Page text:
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Gold Prices To Hit Records Highs Within Two Years – CPM’s Jeff Christian

(Kitco News) - As gold retreated below its key psychological level of $1,300 in after-hours trading Monday, one precious metals expert remained optimistic, saying that the metal could hit new all-time highs by 2020.

“By 2020–2022 we would see record high gold prices in terms of nominal annual average prices,” the managing director of CPM Group Jeff Christian said in an interview with Macro Voices. “For the annual average price to be $1,650 or $1,700, that means that you're going to have gold prices knocking on the door of $2,000.”

In the short-term, Christian said good things are in store for the yellow metal, with prices going as high as $1,360 an ounce.

“Over the next few months the price is probably going to move back up toward $1,340 to $1,360 – into late November and December,” Christian said. “Then getting into 2018, depending on what happens in the global financial markets, we think that the gold price will probably continue to rise at perhaps a slightly faster rate than it has risen in the last couple of years.”

As Asian markets opened, spot gold on Kitco.com was last seen trading at $1,293.50, down 0.08% on the day. 

Christian is not as excited about silver, adding that his outlook for the white metal has a “firm ceiling” at around $19 over the next several months.

“We're looking for silver to move sideways,” he said. "Silver is a financial asset, to some extent, like gold. But it's much more of an industrial metal and an industrial commodity . . . One of the things that you see is that investment demand really drives prices higher or lower, and investors are much more focused on gold right now, it seems, than they are on silver.”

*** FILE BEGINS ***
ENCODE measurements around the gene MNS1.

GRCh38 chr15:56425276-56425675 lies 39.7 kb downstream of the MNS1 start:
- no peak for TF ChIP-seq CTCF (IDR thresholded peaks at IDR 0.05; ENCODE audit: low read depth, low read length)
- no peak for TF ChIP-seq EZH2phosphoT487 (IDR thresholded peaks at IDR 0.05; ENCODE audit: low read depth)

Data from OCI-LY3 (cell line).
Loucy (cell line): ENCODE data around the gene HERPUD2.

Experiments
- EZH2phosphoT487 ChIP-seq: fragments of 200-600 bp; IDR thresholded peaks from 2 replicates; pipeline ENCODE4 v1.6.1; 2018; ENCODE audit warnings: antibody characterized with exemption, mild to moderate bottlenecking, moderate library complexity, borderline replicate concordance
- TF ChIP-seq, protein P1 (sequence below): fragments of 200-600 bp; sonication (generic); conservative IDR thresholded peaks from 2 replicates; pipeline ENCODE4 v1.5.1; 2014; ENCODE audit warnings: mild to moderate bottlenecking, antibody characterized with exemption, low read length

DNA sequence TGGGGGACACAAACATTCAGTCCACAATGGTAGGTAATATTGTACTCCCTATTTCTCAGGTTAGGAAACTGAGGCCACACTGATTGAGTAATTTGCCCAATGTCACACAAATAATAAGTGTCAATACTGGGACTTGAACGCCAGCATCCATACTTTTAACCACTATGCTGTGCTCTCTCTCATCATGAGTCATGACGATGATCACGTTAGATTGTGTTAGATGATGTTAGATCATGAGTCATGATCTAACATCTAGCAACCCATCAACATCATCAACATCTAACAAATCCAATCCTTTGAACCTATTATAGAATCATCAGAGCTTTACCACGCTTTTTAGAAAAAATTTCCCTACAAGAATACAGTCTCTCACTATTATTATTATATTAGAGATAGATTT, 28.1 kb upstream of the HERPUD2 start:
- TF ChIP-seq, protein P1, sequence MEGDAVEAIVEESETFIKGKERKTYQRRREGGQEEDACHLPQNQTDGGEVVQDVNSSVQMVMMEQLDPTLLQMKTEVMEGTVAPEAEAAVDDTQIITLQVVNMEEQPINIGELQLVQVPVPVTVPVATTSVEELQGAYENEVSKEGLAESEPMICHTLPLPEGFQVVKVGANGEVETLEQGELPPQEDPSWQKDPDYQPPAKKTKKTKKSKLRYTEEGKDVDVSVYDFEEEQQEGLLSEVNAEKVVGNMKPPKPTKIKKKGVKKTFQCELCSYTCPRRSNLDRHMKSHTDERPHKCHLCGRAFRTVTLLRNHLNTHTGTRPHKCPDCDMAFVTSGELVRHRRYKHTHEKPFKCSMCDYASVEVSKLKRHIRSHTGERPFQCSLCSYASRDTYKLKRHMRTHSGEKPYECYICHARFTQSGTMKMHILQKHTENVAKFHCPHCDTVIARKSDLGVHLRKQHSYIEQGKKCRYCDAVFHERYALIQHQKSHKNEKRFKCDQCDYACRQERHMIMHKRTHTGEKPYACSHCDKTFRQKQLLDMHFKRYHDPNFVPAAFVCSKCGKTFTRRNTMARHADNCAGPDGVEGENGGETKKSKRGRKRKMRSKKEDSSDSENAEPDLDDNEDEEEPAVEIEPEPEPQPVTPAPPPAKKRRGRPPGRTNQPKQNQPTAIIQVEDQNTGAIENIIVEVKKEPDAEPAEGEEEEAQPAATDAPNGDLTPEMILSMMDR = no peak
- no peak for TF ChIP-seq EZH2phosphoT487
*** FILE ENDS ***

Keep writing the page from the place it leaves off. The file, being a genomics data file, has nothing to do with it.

In terms of future drivers for the metals, the search for a new Federal Reserve Chair should not have much of an impact, according to the expert.

“Concerns over who comes in at the Fed will ruffle the markets, and you'll see the usual little volatilities as people jockey, but that's largely meaningless to the bigger issue, which is that the Fed probably will continue to suffer from a diminution of respect on a global basis,” Christian said.

This distrust of what the Fed is doing to the U.S. economy could translate into higher gold prices, he explained. “Part of our view of gold prices rising over the next five years is predicated on the view that there's going to be concerns about the future of monetary management in the United States and on a global basis.”

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